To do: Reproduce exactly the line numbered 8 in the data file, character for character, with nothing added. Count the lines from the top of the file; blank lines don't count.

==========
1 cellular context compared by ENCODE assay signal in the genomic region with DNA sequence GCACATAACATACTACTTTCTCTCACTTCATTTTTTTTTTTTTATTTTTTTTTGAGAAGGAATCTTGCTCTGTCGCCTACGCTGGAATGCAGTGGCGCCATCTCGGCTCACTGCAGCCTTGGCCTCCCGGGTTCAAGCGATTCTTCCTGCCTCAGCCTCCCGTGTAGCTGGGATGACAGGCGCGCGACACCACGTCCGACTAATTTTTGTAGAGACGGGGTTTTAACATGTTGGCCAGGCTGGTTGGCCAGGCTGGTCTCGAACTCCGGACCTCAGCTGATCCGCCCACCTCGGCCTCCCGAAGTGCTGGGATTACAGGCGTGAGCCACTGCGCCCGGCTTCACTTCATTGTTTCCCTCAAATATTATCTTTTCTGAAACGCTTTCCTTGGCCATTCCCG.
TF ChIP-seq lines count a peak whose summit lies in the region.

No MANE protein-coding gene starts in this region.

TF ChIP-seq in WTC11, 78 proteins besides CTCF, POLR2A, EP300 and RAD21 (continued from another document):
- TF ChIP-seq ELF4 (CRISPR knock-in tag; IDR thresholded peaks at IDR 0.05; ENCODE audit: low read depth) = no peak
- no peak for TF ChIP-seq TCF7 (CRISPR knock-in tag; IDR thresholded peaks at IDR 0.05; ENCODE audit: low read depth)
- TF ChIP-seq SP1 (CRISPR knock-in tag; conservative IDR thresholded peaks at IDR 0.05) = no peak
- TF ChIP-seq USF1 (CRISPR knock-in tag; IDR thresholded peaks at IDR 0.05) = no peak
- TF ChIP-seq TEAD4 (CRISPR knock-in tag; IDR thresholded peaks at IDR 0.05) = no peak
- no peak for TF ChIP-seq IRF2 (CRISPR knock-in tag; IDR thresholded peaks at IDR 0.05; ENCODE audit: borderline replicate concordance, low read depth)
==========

- TF ChIP-seq USF1 (CRISPR knock-in tag; IDR thresholded peaks at IDR 0.05) = no peak